Wondering if I had stumbled on something to do with Laeta's motive for inviting me, I carried on being reverent about the liquid gold: 'I do know your estimable society is not named after any old table condiment, but a staple of cultured life. Olive oil is any cook's master ingredient. It lights the best homes and public buildings. The military consume vast quantities. It's a base for perfumes and medicines. There's not a bathhouse or athletic gymnasium that could exist without oily body preparations-'

'And it makes a fail-safe contraceptive!' concluded one of the more jolly stylus-shovers.

I laughed and said I wished I had known that seven months ago.

* * *

Feeling thoughtful, I returned my attention to the food. Plainly this suited the others; they wanted outsiders to keep quiet while they showed off. The conversation became encoded with oblique references to their work.

The last speaker's remark had me grinning. I could not help thinking that if I passed on the stylus-shover's suggestion Helena would scoff that it sounded like making love to a well-marinaded radish. Still, olive oil would certainly be easier to obtain than the illegal alum ointment which we had intended to use to avoid starting a family. (Illegal because if you took a fancy to a young lady who was of the wrong status you were not supposed to speak to her, let alone bed her-while if your fancy was legal you had to marry and produce soldiers.) Olive oil was not cheap, though there was plenty available in Rome.

There was a suitably Hispanic theme throughout the meal. This made for a tasty selection, yet all with a similar presentation: cold artichokes smothered in fish-pickle sauce from the Baetican coast; hot eggs in fish-pickle sauce with capers; fowl forcemeats cooked with fish-pickle and rosemary. The endives came naked but for a chopped onion garnish-though there was a silver relish dish of you-guessed-it placed handily alongside. I made the mistake of commenting that my pregnant girlfriend had a craving for this all-pervasive garum; the gracious bureaucrats immediately ordered some slaves to present me with an unopened amphora. Those who keep frugal kitchens may not have noticed that fish-pickle is imported in huge pear-shaped vessels-one of which became my personal luggage for the rest of the night. Luckily my extravagant hosts lent me two slaves to carry the dead weight.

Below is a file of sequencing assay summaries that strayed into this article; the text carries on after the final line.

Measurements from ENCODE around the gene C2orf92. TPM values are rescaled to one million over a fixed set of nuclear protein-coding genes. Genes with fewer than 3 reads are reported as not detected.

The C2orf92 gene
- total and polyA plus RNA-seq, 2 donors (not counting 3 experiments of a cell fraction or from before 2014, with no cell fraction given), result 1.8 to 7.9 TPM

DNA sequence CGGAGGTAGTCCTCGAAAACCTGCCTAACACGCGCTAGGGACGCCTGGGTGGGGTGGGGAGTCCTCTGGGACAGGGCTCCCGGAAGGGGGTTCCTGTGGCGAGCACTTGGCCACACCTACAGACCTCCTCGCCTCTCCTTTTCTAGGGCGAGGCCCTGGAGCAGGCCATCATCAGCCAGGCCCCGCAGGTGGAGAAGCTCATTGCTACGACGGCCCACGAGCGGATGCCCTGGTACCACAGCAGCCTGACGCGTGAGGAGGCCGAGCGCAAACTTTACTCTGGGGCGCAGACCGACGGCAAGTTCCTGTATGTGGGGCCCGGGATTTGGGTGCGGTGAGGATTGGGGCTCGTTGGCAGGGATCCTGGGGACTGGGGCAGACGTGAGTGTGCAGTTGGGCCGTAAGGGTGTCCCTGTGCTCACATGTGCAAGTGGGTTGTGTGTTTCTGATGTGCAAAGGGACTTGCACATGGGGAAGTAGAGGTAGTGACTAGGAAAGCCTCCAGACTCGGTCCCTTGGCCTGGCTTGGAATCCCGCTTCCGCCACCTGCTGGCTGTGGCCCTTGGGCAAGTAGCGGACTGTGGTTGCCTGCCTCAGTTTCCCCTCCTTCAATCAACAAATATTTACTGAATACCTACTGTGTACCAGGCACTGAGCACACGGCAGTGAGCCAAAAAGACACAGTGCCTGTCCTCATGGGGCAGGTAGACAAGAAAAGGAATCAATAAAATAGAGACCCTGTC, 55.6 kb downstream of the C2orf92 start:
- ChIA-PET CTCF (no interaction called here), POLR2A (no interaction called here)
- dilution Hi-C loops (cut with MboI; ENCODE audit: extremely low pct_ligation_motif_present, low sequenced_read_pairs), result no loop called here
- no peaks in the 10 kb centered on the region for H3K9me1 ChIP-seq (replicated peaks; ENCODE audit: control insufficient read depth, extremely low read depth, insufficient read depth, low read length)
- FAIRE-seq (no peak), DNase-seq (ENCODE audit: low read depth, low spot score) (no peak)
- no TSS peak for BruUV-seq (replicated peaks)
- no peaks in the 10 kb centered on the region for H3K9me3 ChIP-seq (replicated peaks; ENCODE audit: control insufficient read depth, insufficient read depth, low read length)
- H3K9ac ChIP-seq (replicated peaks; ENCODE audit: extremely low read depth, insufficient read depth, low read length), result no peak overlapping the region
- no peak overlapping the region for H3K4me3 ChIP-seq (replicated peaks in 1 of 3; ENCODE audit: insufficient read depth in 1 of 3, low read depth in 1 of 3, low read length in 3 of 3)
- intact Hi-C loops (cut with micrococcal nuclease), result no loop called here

As well as the deliciously cured hams for which Baetica is famous, the main dishes tended to be seafood: few of the sardines we all joke about, but oysters and huge mussels, and all the fish harvested from the Adantic and Mediterranean coasts-dory, mackerel, tuna, conger eel, and sturgeon. If there was room to throw a handful of prawns into the cooking pot as well, the chef did so. There was meat, which I suspected might be dashing Spanish horse, and a wide range of vegetables. I soon felt crammed and exhausted-though I had not so far advanced my career an inch.

As it was a club, people were moving from table to table informally between courses. I waited until Laeta had turned away, then I too slipped off (ordering the slaves to bring my pickle jar), as if I wanted to circulate independently. Laeta glanced over with approval; he thought I was off to infiltrate some policy-molders' network.

I was really intending to sneak for an exit and go home. Then, when I dodged through a doorway ahead of my bearers and the garum, I crashed into someone coming in. The new arrival was female: the only one in sight. Naturally I stopped in my tracks, told the slaves to put down my pickle jar on its elongated point, then I straightened my festive garland and smiled at her.


She had been swathed in a full-length cloak. I like a woman well wrapped up. It's good to ponder what she's hiding and why she wants to keep the goodies to herself.

This one lost her mystery when she bumped into me. Her long cloak slithered floorwards, to reveal that she was dressed as Diana the Huntress. As definitions go, 'dressed' was only just applicable. She wore an off-one- shoulder little gold pleated costume; one hand carried a large bag from which emerged a chink of tambourine clackers while under her spare armpit were a quiver and a silly toy hunting bow.

'A virgin huntress!' I greeted her happily. 'You must be the entertainment.'